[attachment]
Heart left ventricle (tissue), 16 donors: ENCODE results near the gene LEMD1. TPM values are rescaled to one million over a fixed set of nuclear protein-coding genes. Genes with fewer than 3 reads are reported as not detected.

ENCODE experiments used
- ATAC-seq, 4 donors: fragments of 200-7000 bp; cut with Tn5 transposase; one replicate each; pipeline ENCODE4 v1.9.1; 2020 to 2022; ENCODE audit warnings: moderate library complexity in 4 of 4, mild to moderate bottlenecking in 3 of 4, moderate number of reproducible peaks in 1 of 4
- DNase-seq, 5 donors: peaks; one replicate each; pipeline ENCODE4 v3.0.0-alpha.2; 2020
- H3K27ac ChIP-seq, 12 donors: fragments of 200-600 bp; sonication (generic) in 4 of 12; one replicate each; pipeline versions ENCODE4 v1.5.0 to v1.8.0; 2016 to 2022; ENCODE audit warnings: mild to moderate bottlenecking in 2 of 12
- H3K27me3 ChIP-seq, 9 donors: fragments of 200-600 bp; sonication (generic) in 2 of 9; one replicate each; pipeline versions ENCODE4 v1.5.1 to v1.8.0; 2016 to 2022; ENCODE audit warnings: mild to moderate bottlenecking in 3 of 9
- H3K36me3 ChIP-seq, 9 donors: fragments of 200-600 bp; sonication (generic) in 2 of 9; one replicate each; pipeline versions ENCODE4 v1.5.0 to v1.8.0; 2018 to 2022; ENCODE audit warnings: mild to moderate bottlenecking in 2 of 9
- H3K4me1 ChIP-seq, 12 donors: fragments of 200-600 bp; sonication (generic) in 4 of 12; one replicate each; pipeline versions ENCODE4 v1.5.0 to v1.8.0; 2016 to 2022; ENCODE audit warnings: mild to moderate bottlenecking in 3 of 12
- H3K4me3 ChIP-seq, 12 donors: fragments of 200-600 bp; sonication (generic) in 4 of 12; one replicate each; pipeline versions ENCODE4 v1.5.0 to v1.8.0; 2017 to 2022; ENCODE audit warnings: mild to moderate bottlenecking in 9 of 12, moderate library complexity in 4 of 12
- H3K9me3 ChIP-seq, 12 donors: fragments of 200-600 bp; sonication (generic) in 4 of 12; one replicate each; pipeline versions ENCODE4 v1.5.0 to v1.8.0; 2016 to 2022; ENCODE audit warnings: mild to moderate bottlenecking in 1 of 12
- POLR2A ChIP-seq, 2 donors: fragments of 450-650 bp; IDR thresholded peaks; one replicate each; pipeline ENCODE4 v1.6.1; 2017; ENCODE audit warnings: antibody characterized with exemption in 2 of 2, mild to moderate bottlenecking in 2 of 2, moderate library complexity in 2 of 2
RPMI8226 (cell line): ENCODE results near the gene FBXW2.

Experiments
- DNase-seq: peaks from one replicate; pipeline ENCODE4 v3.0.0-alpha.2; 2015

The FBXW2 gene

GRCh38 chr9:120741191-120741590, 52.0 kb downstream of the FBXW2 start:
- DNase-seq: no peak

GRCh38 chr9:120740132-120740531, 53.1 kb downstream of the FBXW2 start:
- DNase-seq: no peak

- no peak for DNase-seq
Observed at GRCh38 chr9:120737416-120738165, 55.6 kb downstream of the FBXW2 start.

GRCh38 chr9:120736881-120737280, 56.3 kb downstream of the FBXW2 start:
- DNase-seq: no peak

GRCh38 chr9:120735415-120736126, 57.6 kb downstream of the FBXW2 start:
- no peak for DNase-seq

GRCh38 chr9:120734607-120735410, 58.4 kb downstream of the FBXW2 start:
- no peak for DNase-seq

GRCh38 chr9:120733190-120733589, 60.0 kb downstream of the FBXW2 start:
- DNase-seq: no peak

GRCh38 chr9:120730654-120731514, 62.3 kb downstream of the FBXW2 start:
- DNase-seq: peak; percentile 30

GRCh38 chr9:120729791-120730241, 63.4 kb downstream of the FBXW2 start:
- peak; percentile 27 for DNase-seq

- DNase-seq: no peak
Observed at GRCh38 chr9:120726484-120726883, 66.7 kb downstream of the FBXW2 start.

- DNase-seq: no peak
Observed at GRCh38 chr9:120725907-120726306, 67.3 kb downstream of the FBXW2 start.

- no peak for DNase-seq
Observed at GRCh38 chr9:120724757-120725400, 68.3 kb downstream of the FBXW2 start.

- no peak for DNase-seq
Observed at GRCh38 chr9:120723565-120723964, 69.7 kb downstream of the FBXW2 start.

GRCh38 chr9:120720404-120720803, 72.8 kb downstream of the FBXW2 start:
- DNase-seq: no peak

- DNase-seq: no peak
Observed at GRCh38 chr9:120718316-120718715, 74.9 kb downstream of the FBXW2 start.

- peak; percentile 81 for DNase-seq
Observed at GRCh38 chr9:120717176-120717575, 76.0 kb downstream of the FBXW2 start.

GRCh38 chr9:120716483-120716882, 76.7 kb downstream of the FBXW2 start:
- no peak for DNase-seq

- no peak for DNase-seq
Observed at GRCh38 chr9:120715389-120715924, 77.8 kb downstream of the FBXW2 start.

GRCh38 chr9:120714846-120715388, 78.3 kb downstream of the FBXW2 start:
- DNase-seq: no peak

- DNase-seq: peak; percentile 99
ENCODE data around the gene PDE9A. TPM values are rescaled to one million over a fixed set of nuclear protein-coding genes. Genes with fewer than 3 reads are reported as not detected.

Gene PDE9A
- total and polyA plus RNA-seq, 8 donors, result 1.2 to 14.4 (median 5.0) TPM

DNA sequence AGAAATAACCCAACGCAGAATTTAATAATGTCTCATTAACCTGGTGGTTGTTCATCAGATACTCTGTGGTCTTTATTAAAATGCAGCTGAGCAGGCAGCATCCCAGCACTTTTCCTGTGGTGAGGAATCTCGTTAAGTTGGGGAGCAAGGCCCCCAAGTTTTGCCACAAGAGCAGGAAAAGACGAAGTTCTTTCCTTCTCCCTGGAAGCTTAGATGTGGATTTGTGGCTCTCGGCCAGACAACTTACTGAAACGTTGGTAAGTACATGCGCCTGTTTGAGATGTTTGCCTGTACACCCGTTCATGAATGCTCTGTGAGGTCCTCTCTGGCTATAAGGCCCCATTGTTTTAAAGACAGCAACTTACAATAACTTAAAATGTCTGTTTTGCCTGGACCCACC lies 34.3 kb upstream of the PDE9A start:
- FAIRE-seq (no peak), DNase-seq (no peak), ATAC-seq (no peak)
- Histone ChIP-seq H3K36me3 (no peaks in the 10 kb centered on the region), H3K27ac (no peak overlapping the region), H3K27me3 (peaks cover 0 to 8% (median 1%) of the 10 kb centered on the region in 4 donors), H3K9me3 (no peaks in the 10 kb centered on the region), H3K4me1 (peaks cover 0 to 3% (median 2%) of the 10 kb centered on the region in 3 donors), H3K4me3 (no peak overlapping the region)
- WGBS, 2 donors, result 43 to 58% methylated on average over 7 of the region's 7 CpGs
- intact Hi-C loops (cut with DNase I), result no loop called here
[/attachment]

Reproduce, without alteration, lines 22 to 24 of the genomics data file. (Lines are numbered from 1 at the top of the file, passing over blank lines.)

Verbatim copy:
GRCh38 chr9:120736881-120737280, 56.3 kb downstream of the FBXW2 start:
- DNase-seq: no peak

GRCh38 chr9:120735415-120736126, 57.6 kb downstream of the FBXW2 start: